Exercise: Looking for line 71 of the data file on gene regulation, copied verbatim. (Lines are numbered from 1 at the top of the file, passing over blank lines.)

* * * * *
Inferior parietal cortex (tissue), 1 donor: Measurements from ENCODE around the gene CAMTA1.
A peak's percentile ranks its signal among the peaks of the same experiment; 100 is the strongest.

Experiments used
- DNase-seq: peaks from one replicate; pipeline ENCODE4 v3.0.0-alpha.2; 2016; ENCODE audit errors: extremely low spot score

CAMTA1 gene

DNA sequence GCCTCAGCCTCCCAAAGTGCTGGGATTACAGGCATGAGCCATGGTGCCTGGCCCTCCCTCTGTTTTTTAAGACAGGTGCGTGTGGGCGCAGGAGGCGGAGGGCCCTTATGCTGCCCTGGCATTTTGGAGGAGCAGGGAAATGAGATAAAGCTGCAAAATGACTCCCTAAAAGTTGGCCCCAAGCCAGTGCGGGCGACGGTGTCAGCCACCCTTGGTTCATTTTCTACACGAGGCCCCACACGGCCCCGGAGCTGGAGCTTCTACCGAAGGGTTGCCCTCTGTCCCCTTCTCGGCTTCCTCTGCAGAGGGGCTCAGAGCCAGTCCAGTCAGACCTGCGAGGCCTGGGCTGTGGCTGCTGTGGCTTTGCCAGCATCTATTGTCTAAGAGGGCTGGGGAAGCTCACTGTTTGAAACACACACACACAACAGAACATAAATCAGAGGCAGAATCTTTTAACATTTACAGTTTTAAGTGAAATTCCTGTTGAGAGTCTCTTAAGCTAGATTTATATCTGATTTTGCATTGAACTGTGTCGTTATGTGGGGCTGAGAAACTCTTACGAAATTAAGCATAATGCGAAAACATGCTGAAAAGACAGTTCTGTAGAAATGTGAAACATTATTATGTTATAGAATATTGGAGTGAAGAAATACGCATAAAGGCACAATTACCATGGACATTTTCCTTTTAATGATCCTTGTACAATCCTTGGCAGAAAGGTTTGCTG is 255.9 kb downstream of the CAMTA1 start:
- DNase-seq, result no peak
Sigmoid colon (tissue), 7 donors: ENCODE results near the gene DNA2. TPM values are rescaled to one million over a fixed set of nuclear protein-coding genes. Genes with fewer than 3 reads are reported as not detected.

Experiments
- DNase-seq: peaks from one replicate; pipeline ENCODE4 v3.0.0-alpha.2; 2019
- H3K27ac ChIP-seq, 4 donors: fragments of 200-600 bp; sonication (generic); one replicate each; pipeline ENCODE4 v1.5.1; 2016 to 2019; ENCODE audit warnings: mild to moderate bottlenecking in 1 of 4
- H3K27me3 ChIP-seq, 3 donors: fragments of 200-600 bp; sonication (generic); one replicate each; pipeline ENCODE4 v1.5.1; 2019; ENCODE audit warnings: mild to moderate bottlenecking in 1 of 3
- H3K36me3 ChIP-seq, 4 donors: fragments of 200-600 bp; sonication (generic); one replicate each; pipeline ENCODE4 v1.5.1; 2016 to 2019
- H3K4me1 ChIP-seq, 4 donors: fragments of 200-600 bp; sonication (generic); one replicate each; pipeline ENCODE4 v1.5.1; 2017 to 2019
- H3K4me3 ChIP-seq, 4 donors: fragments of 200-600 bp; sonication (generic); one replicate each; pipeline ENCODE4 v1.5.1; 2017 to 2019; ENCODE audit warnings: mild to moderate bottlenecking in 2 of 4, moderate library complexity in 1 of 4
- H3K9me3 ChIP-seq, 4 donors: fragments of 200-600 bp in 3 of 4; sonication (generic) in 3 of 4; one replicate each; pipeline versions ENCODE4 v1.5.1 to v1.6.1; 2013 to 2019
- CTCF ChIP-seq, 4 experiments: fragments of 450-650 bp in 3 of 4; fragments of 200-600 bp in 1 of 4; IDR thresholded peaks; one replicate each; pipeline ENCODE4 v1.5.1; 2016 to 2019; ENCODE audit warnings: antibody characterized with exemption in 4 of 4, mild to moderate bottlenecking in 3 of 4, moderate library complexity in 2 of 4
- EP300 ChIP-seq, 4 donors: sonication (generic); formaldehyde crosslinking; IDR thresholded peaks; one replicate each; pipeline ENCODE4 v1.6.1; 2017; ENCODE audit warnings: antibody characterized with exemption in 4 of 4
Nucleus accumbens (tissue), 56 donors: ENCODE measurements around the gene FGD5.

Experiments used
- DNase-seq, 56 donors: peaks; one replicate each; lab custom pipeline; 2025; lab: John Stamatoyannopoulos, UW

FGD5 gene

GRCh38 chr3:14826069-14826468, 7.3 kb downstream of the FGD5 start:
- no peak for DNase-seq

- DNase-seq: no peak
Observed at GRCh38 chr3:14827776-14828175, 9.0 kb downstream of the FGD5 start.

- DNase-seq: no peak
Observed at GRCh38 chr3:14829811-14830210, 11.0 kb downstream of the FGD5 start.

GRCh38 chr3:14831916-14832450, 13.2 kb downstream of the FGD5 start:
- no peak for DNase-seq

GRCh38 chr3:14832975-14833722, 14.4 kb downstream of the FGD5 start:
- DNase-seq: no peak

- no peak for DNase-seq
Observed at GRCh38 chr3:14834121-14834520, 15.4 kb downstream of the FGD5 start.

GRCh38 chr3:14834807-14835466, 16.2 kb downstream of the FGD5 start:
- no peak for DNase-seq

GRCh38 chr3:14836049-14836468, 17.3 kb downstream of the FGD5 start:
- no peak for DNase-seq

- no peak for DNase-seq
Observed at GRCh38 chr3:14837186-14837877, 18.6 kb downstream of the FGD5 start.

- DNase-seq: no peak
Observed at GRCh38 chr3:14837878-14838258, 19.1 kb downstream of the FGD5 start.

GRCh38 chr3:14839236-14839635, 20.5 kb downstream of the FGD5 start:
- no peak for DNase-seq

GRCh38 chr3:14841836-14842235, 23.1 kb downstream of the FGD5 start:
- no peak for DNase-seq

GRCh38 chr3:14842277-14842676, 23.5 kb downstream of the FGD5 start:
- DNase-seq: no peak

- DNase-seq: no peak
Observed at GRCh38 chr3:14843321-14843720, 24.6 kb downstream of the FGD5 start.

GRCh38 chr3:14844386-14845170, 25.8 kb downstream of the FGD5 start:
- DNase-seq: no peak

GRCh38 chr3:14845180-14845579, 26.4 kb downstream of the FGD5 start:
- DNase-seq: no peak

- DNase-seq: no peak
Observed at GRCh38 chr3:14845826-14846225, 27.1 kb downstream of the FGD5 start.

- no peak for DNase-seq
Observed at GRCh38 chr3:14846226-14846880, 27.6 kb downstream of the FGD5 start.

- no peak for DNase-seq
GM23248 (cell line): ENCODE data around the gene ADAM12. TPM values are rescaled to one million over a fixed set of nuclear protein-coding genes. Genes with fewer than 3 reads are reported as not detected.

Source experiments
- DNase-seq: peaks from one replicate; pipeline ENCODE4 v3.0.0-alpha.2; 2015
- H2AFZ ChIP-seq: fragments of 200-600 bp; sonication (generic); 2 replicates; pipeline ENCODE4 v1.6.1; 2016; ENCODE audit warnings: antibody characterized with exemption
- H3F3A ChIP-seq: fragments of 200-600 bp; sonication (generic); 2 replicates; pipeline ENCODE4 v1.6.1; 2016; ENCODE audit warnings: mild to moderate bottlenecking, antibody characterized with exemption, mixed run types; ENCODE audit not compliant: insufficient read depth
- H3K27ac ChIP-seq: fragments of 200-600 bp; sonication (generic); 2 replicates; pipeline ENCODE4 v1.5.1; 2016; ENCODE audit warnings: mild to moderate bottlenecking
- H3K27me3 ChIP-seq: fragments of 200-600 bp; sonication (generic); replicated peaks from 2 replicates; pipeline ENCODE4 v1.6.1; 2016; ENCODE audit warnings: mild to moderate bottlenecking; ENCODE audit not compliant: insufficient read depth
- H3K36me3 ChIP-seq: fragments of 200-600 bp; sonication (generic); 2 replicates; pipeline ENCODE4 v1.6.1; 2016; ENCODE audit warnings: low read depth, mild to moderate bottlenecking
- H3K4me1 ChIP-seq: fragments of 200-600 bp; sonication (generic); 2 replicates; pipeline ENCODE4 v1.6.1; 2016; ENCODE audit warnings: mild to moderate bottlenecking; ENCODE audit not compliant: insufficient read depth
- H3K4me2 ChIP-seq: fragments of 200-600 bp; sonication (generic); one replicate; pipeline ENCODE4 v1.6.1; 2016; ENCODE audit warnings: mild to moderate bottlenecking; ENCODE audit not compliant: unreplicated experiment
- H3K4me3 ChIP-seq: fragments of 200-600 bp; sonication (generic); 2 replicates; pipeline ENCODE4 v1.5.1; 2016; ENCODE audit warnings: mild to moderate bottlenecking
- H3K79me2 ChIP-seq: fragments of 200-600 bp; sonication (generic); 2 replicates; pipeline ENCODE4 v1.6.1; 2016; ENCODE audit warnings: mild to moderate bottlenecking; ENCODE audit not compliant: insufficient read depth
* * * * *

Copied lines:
- H3K79me2 ChIP-seq: fragments of 200-600 bp; sonication (generic); 2 replicates; pipeline ENCODE4 v1.6.1; 2016; ENCODE audit warnings: mild to moderate bottlenecking; ENCODE audit not compliant: insufficient read depth